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BMW Safety Devices - Saving Your Life

How BMW saved lives

Les Bidrawn
Mar 23, 2011

I began calculating the damage the moment I heard the xenon headlamp burst. A millisecond later followed the sound of a wheel breaking and the hiss of a punctured radiator. Not too bad, I thought. This BMW can be fixed. I was attempting to control the situation, placing a dollar amount on damaged or soon-to-be-damaged machinery. I figured if it could be saved, so could we.

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Of course we were still traveling at 60 mph on rain-slicked freeway, sort of sideways. We would be hitting several more stationary objects before this 135i came to rest. As we spun out of control, so did my math. I was hearing unfamiliar noises: the snapping of airbags and side curtains firing, safety glass crumbling, steel twisting. My thoughts went from this car can be saved to this car is screwed. And we might be, too.

Despite the sensation that we were moving in slow motion, the entire event transpired over the span of a few seconds. The car came to rest in an upright position facing the traffic flow. Most drivers passed unaware anything had even happened. My buddy and I looked at each other simultaneously and uttered the same expletives.

I had been checking my handheld when all the fun started. I didn’t even look up until we made contact. Some idiot in the far left lane decided to cut hard right in an attempt to make his offramp. The maneuver was so extreme I doubt he could have made it with slicks in the dry. We were in the second lane from the right and my buddy was gradually reducing his speed during a sudden downpour. I’m fairly certain we hydroplaned the moment he clipped our front bumper. After that it was like a bumpy teacup ride at a carnival.

We gingerly checked arms and legs to see if everything worked. Perhaps the most uncomfortable sensation was from the seatbelt tensioners which had locked in place. We released them with a pop and got out.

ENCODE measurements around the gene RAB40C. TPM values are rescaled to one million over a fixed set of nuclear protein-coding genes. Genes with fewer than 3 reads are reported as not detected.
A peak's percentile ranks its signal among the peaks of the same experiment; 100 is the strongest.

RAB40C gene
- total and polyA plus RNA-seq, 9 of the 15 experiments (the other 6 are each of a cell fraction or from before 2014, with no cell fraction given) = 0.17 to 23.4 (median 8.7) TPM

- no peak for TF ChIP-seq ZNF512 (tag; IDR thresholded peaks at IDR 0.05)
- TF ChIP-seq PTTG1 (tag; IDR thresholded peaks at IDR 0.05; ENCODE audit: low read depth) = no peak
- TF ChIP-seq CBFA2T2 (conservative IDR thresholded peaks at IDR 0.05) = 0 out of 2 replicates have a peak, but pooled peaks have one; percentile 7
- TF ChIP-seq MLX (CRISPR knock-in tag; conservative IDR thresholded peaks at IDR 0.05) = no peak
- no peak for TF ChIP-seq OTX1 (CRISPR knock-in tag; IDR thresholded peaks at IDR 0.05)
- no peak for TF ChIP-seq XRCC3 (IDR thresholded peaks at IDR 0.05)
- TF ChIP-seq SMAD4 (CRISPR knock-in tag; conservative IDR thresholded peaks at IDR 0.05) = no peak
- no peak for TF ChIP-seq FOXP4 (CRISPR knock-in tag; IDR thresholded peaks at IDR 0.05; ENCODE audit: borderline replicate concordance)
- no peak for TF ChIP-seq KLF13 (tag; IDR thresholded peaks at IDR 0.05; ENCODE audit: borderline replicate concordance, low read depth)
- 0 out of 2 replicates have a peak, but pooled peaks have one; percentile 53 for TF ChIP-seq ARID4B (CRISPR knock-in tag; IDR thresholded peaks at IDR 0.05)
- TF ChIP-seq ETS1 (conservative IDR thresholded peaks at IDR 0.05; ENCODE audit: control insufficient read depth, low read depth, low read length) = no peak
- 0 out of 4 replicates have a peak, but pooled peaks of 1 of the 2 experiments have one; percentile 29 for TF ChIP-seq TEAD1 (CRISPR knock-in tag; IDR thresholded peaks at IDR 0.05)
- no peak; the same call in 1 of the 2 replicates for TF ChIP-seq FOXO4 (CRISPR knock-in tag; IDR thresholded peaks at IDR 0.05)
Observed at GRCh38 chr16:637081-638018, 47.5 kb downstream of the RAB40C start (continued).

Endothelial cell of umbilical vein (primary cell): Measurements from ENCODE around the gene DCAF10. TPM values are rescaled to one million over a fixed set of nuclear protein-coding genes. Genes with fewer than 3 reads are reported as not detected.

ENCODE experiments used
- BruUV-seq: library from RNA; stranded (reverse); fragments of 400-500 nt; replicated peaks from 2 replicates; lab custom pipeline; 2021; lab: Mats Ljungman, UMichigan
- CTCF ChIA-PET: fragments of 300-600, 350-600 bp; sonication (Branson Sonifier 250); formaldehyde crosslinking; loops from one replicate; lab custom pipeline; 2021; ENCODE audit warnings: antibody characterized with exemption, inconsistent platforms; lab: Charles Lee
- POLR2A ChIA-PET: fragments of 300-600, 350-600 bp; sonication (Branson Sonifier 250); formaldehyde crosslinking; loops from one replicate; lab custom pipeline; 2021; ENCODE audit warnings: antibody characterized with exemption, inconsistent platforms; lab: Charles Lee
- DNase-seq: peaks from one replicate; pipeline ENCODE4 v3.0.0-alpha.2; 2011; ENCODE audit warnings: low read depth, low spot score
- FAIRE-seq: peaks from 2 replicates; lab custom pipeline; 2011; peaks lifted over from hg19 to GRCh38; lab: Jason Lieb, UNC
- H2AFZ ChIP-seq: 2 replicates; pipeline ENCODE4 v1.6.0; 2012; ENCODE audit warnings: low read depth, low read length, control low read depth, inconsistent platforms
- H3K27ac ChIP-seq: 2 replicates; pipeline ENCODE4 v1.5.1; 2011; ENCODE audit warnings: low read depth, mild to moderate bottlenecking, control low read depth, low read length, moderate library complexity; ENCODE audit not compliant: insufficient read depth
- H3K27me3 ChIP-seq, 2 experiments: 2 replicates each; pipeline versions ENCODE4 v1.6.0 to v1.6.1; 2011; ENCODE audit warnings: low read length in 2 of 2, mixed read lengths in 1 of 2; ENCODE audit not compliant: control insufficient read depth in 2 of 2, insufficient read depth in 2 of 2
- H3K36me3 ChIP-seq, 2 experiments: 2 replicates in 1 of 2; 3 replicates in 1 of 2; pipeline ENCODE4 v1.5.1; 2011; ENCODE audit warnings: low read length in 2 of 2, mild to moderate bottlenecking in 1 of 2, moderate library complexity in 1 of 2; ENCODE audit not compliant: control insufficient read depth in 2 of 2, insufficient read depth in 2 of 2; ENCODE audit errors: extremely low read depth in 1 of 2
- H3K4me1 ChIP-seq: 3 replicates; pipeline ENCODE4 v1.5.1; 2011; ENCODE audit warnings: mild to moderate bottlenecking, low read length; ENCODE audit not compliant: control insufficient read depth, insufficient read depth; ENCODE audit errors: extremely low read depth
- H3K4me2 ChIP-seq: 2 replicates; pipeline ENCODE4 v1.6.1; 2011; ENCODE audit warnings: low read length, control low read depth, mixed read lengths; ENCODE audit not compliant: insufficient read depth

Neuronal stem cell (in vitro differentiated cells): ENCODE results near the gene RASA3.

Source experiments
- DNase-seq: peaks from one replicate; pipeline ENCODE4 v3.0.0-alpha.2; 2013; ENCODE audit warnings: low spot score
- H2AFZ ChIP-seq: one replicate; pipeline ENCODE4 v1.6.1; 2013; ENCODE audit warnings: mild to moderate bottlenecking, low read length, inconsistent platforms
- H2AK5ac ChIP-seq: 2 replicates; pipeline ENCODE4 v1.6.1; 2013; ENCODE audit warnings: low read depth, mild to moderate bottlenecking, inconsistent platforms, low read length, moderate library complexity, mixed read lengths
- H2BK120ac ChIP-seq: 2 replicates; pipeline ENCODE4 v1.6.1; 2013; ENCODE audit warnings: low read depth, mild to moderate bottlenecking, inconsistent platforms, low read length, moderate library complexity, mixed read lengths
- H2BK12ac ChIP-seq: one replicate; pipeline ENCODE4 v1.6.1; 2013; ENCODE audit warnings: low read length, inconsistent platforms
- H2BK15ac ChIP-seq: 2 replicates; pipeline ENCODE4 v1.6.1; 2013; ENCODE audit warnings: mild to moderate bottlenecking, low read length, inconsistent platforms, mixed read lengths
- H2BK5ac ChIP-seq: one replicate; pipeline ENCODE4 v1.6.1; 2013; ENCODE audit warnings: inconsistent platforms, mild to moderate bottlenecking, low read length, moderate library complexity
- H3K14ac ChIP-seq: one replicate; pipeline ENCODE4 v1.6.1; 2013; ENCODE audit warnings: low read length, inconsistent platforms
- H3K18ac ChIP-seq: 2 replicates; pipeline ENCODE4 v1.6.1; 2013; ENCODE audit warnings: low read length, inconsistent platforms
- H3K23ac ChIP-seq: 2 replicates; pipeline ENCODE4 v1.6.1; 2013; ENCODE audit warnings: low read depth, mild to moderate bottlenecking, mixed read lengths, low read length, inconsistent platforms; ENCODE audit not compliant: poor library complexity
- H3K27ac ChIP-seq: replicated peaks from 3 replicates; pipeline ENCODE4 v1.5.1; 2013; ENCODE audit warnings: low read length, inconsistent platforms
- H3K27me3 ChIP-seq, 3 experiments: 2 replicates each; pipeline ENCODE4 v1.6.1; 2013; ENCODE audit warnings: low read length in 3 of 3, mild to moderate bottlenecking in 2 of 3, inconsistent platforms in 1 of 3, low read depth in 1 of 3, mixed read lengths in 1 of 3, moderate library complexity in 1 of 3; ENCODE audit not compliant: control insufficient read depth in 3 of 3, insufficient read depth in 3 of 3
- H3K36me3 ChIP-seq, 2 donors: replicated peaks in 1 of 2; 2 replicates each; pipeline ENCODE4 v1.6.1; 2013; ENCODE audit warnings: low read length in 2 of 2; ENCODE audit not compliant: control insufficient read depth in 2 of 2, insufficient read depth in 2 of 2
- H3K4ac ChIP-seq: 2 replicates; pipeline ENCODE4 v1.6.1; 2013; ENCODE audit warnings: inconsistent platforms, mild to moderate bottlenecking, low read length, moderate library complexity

I’d been in plenty of high-speed spins, mostly on racetracks. It’s always the same. You put two feet in and pray you don’t hit anything hard. Time seems to dilate. You just want to stop rotating, straighten out and hope you can get back on course before anyone sees. Although I wasn’t driving during this little foray, I doubt the outcome would have been different. Maybe a little more screaming on my behalf.

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I had recommended my friend buy this car so the feeling of loss was perhaps even greater for me. I remember my sales pitch: The BMW 135i is a genuine hot rod, man a total sleeper. No one will expect something this size to be so fast. Plus, I doubt we will be seeing big, turbocharged engines much longer, especially something of this size. You gotta buy this car, man it’s a piece of history.

Yeah, I can really sell it.

We stood in the rain just staring at the BMW. I could tell it was pretty bad as a collection of fluids puddled beneath. It was dead.

On the other hand, we were both quite alive, absolutely unscathed. Every safety device BMW builds into its cars had come into play, from the crumple zones to active seatbelt tensioners to the airbags. Given the dynamics of the crash, I’m certain the side curtains saved our noggins from serious injury.

Some 20 years ago I was in an accident in my BMW 2002. I turned left in front of a guy and he punched me in the right-front/side quarter-panel. The force of the 40-mph impact spun the 2002 like a top. Although I walked away from this one, my passenger suffered a concussion. If the other guy had been going faster, it would have been much worse. Would side curtain technology have helped? Absolutely.

Like many performance junkies, safety features are typically the last thing I look at when reviewing a car. I’m more interested in torque curves and turbos than passive restraint systems. Luckily for us, it was already built into the BMW, technology that can be found in virtually all European brands as well.

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No one plans to get into an accident (that’s why they’re called accidents). Then again, I didn’t plan on getting hit by lightning a few months ago. Perhaps karma is catching up with me. In any case, my thanks go to the BMW engineers who allowed me to walk away from this ordeal. I’d thank them personally, but a meteor or something would probably hit us.

By Les Bidrawn
242 Articles



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